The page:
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Appeals Court Rules In Favor Of More Spill For Juvenile Salmon, Steelhead At Columbia/Snake Dams
Posted on Friday, April 06, 2018 (PST)

A three-judge federal appeals court panel ruled this week in favor of an Oregon U.S. District Court injunction ordering more spill at eight lower Snake and Columbia river dams intended to benefit migrating juvenile salmon and steelhead.


The Ninth Circuit Court of Appeals heard oral arguments March 20 in which federal agencies argued that the lower court injunction to provide more spring spill based on total dissolved gas levels was both difficult to achieve and an improper use of an injunction. The panel released its decision April 2.


Total dissolved gas limits are intended to protect young fish from gas bubble trauma in the dams’ tailraces during spill.


The appeal was heard by Chief Judge Sidney R. Thomas, Senior Circuit Judge A. Wallace Tashima and Circuit Judge Richard A. Paez, and Tashima promised the court would meet the expedited schedule requested by defendants.


With the decision, spill began this week at lower Snake River dams and will begin April 10 at lower Columbia River dams.


The decision, written by Thomas, says that the federal defendants’ – NOAA Fisheries and the U.S. Army Corps of Engineers, among others – argument that the plaintiffs (National Wildlife Federation and the State of Oregon) call for increased spill “only identified vague and hypothetical survival benefits” is incorrect.


“In support of its injunction motion, Oregon presented expert declarations attesting that increased spill would improve juvenile survival and adult returns,” Thomas wrote. “This evidence is not of ‘potential’ or ‘hypothesized’ survival benefits; it includes significant evidence from decades of studies showing that spill volumes higher than those proposed in the 2014 BiOp (biological opinion) will lead to higher survival rates for outmigrating salmonids.”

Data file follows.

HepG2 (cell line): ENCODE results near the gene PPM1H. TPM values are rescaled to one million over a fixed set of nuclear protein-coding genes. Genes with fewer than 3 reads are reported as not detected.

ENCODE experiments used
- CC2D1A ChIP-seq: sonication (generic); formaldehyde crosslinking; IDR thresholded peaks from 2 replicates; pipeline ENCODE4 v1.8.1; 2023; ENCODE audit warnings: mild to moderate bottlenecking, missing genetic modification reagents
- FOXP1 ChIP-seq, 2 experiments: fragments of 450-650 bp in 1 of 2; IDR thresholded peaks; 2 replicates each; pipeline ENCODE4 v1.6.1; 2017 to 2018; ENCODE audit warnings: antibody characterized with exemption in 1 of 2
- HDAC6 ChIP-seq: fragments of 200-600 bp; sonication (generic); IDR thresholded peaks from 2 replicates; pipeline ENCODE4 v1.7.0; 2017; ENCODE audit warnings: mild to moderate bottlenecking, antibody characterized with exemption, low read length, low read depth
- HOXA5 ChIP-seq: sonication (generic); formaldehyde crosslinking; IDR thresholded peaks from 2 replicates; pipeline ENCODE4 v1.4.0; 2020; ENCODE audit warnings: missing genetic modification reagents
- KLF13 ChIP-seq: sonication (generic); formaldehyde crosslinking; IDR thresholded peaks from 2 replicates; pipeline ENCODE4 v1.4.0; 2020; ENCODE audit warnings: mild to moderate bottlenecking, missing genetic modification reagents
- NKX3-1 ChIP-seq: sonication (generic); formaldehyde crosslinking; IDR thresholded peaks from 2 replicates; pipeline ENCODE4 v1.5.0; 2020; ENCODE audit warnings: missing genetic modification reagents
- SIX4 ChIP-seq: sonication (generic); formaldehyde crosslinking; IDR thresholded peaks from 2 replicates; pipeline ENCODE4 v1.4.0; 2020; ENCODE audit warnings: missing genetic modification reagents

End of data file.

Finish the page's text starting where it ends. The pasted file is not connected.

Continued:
“At best, federal defendants establish uncertainty about the benefits of increased spill, but the existence of scientific uncertainty does not render the district court’s findings clearly erroneous,” Thomas wrote.


The Appeals Court decision is at


The request for injunctive relief for more spill was enjoined with an earlier case argued in District Court. The initial case, heard by Judge Michael H. Simon, resulted in a May 2016 remand of the federal Columbia River power system biological opinion for salmon and steelhead listed under the Endangered Species Act.


The spill plea was brought to Simon in January 2017 by plaintiffs in the original case, the National Wildlife Federation and the State of Oregon, among others, asking the court to begin ordering spill to maximum total dissolved gas levels as set by Oregon and Washington beginning April 3, 2017 and to continue for each year of the BiOp remand.


Simon agreed that more spring spill would benefit ESA-listed fish, but delayed the action until 2018 while federal agencies completed a spill plan for lower Snake and Columbia river dams. The plan is for additional spill only during the spring of 2018 to the total dissolved gas caps set by Oregon and Washington along with earlier PIT-tag monitoring of juvenile salmon.


NOAA Fisheries, Northwest RiverPartners, the Kootenai Tribe of Idaho, the states of Idaho and Montana, and the Inland Ports and Navigation Group appealed Simon’s spill injunction in early June 2017.


“After more than 20 years of federal failure, salmon are in desperate need of help now,” said Todd True, Earthjustice attorney representing the plaintiffs in the case. “The measures the Court upheld will give salmon a fighting chance while the federal government catches up to the scale and urgency of what the law requires to protect these fish from extinction.”


Neither NOAA nor the Department of Justice, which represented the federal defendants, wanted to comment on the Appeals Court decision, but the Bonneville Power Administration said that “this decision creates a new multi-million dollar obligation for the region’s ratepayers.


“As we stated in our newly released agency strategic plan, achieving the full scope of BPA’s mission requires a careful balance between sometimes competing objectives. Specifically, we at BPA are committed to delivering on our vast public responsibilities through a commercially successful business. We are analyzing the full financial impacts of this court decision and we will make more information available in the coming weeks.”


Liz Hamilton, executive director of the Northwest Sportfishing Industry Association, says the claim of lost power opportunities is a false alarm since the Northwest power grid is often faced with a surplus, especially in the spring months. Fewer fish also has an economic impact on communities and small businesses, she said.